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Since its launch in the U.S. in 1994, the Land Rover Discovery has operated
on the muddy banks of the sport-ute mainstream. While Explorers and Pathfinders
became plusher and more powerful, the Disco grew more off-pavement capable — and
somewhat less urgently, it grew more user-friendly.
gets the good press. And that’s why, for those who worry about high-centering
only in the changing rooms at Nordstrom’s, the Disco has mostly been relegated
to the second stage. Other utes have had better power or more flexible seating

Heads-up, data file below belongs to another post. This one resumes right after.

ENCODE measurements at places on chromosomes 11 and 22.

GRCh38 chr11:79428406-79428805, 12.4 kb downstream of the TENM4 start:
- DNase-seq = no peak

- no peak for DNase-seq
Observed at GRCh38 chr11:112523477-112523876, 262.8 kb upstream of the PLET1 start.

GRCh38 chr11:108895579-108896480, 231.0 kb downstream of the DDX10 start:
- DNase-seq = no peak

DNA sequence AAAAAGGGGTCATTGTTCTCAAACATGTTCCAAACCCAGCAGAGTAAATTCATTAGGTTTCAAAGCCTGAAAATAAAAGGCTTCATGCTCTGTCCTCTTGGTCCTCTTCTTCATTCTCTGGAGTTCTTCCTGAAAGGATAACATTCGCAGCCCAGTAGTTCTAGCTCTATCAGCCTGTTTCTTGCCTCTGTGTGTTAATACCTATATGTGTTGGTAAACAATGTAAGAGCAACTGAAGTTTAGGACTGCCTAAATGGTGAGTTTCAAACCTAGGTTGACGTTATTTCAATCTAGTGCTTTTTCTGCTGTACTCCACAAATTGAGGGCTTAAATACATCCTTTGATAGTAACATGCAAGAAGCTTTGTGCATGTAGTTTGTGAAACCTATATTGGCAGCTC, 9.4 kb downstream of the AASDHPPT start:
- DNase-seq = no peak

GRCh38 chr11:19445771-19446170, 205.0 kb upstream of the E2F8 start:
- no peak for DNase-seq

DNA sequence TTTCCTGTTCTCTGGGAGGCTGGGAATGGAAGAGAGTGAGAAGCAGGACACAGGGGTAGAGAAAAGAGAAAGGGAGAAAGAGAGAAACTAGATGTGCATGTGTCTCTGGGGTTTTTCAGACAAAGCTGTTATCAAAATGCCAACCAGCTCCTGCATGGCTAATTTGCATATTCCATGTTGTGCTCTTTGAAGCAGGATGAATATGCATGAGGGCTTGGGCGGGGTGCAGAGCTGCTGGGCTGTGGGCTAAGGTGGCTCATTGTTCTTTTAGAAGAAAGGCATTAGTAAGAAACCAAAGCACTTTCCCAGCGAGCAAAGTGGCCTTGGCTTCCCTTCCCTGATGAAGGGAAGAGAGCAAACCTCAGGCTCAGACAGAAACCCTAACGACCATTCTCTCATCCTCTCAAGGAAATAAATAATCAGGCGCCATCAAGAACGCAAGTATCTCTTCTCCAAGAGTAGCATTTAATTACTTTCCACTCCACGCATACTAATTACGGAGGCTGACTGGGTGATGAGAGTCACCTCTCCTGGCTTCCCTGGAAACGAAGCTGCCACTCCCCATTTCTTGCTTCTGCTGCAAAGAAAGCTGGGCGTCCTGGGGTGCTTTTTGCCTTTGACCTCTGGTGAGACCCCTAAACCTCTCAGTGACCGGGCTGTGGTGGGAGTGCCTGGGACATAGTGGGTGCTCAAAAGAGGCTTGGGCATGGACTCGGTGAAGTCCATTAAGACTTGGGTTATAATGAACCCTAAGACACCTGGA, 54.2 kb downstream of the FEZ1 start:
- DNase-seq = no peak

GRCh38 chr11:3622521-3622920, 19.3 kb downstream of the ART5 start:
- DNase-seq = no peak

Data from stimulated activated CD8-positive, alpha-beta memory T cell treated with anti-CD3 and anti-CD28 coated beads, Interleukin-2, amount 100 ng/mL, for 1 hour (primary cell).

or a smoother ride — or bigger rebates.
2003 model year, Land Rover is making the kinds of changes that don’t spoil its
backwoods talents, but just might raise its profile in the sea of soft-utes
spoiling our suburban nation.
thumbnail, the ’03 Disco gets the former Range Rover powertrain, new front-end
styling and interior improvements. It also adds free maintenance for the first
four years or 50,000 miles of its life, which could convince fence-sitters that
a Disco with loads of character might be the equal of a Pilot with clinical good
looks and performance.
Discovery models cover a broad price and equipment range. The $34,995 Discovery
S has vinyl Duragrain upholstery, power front seats, 16-inch wheels and rear
foglamps. The $38,995 SE gets leather and wood trim, a premium audio system with
12 speakers and a CD changer, dual sunroofs, 18-inch wheels and a Class III
receiver hitch. The top-grade $40,995 HSE adds a 320-watt Harmon Kardon audio
system with Becker’s GPS navigation system, park distance control, and distinct
six-spoke alloy wheels.